Not me, her.
I arrived home Sunday after she'd gone to bed. I collapsed exhausted into my own bed, a phantom jet rumble seeming to vibrate everything and to ring in my ears, the clock pulsing nonsensical numbers, everything all at once familiar and strange. Relief and finally, relaxed.
I was surprised how much I missed them, my family, while I was away. Maybe it was the fact of a continent between us, maybe the strangeness of total immersion in Danish language and culture, maybe that my cell phone just couldn't, no matter what I was willing to pay, connect my voice to theirs. I pined, physically pined for Pynchon, for Munchkin. I was surprised. Usually, I'm guiltily pleased to have these trips away, these four, five days of hotel beds and interesting intellectual work. Maybe because I've always been traveling west, the trip out has been so much smoother. East is a bitch, I tell you, and the six hours difference between here and Copenhagen never quite resolved itself. On the way home, I sat in a café at the Amsterdam airport, drinking in images of my family, flicking through the 914 photos of this past year, one by one, methodically.
I missed them so much it hurt.
But they were fine without me, obviously: Pynchon met tough deadlines and Munchkin ate full meals. He slept in and she had tantrums. There were hugs and visits and Sunday brunch and trips to the park. They were fine--they were great, even.
When she saw me Monday morning, calling out 'Dada, Dada!' from her bed, she was gracious. 'Mom! I miss you!' she said, smiling, and lolled back so I could rub her belly. She calmly accepted my frenzied tribute of a million belly kisses, my frantic sniffing and patting and kissing. She took it all in stride and was not remiss in asking for what I'd brought her, very pleased with her new leather slippers and her tiny gingerbread doll. I brought her to preschool and she cheerfully waved goodbye.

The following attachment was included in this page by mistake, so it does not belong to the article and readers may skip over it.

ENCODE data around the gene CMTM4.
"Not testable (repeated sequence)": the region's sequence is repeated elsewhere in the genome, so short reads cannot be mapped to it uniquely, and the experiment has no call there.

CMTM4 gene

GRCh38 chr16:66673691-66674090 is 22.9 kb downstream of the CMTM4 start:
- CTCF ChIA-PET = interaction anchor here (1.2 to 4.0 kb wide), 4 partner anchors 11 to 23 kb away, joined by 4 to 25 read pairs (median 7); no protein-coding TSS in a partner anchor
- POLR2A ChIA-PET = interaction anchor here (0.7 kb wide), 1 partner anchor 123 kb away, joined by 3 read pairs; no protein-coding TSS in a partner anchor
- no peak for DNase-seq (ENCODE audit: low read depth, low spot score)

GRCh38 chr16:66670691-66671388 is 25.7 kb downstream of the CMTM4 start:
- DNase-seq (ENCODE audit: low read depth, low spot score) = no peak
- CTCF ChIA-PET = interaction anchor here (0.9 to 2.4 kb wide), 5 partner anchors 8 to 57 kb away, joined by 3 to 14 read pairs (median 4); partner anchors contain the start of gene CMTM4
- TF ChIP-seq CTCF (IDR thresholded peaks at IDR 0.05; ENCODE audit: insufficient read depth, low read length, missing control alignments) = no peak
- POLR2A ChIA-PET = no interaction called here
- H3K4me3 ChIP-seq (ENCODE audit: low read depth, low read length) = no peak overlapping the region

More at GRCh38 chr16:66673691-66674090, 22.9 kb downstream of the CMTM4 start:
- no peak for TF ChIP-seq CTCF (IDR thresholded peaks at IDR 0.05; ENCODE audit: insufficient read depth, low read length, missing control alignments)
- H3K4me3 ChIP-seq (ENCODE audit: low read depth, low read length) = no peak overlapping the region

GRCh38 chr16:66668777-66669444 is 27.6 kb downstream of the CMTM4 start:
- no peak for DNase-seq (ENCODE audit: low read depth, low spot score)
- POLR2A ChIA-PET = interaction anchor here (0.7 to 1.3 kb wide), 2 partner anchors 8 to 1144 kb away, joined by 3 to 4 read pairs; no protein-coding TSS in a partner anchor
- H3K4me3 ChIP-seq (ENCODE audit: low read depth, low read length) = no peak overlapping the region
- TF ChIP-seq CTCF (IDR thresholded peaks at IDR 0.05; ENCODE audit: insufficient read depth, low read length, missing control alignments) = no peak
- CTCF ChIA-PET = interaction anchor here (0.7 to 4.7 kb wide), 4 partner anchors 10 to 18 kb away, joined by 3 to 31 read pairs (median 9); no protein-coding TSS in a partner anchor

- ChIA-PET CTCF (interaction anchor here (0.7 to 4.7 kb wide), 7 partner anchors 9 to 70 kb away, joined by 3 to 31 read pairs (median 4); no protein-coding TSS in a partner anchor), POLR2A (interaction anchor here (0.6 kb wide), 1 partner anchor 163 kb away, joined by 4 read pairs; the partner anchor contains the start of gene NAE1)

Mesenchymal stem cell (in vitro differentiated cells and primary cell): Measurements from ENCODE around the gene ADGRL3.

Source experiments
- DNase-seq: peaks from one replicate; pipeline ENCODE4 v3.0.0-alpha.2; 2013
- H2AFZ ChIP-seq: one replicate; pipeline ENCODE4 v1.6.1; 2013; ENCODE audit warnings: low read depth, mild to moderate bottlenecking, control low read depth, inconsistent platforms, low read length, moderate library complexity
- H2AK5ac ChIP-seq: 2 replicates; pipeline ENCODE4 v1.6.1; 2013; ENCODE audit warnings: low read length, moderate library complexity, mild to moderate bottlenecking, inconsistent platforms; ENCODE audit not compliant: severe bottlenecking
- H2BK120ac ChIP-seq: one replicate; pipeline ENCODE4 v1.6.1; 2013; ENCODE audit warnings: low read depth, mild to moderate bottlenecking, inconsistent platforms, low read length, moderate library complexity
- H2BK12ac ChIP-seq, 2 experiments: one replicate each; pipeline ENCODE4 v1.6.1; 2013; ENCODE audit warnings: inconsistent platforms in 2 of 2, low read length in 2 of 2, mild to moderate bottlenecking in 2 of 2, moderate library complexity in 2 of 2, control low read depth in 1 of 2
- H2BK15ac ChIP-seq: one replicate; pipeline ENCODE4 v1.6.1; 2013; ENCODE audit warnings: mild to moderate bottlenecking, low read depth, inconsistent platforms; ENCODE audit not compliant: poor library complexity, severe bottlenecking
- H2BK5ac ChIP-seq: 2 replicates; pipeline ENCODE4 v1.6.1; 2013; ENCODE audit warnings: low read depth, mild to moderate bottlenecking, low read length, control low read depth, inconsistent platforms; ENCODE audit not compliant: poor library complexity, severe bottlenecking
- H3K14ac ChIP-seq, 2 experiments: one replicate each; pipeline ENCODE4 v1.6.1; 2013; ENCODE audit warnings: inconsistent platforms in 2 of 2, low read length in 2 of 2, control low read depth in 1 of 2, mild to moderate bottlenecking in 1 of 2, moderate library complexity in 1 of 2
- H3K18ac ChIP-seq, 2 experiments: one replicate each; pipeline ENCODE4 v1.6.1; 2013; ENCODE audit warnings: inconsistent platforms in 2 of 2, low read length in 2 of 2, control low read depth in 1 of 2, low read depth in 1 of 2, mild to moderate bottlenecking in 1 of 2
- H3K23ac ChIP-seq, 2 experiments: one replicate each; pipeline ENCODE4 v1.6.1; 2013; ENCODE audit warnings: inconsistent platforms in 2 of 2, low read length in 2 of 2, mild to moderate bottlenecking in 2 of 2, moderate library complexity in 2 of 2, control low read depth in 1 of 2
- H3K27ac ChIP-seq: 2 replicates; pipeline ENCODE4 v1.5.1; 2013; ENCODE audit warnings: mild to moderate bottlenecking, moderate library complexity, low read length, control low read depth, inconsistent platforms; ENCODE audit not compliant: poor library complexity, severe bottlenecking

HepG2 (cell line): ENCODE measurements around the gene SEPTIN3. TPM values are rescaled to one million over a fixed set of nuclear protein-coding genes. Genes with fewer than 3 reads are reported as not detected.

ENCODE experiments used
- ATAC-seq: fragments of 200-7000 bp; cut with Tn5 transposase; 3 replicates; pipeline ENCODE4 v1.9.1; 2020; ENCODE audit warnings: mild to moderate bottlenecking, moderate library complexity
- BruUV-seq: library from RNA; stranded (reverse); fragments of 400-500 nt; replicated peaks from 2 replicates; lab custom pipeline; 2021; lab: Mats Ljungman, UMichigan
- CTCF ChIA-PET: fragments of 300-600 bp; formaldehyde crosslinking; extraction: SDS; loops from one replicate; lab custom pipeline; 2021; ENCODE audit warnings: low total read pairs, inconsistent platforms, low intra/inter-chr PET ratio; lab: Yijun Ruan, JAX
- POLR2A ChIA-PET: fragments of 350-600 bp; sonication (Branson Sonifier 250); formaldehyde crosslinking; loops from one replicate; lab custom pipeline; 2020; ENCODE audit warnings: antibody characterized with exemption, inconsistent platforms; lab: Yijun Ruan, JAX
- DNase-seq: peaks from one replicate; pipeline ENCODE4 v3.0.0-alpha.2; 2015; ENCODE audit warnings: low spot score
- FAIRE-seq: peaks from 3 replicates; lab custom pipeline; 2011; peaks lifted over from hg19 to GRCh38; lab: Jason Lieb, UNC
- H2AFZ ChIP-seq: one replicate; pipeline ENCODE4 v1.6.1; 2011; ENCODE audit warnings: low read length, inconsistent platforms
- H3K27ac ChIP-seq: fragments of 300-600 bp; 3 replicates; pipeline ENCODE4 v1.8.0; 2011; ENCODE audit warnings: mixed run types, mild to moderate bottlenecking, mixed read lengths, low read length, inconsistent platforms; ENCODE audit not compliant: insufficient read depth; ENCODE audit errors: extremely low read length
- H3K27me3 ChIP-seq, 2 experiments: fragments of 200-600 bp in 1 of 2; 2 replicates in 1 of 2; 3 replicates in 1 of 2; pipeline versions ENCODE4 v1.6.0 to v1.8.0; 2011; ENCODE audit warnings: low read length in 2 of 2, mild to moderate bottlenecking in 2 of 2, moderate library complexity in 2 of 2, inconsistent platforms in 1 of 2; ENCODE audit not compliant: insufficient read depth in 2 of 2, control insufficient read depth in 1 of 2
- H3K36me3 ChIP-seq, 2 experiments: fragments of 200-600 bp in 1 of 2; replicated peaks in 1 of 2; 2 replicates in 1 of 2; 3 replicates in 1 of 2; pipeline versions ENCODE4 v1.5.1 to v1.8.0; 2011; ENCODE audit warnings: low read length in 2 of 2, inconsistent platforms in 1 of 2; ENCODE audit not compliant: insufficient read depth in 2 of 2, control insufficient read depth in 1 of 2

Monday night, though, she began to crack. Getting her ready for bed, I rocked and read and fed and hugged and tucked and patted. I reassured, consoled, and sang. It wasn't enough. She wouldn't let me leave. She woke up three times during the night, crying as though her heart were breaking, and only Mommy would do. She clung to me ardently, with a surprising strength. As I tried to extricate myself from her the third time, around 3:30am, she reached out desperately, "But I love you, Mommy! Don't leave me! Stay wif me, Mommy! I miss you."
And this has been our week, the gradual unleashing of the torrent of fear and need and the more gradual rebuilding of the defenses against the terror of abandonment. Mommy is here, I will be here when you wake up, we will play. I will not leave you, Munchkin. Mommy always comes back.
We sit on the couch, watching Max and Ruby. I brush the hair from her eyes, pat her knee, knit in companionable silence. My deep longing for her manifested itself during my absence, and was sated with my return; she, not quite so mature, only felt her loss once I came back to her, and the terror is in contemplating what might happen again.
(Can you see the terror? Okay, maybe not. BTW, she didn't quite look like this when she went to daycare in the morning. This is how she came home ...)
Friday, October 24, 2008
Not me, her.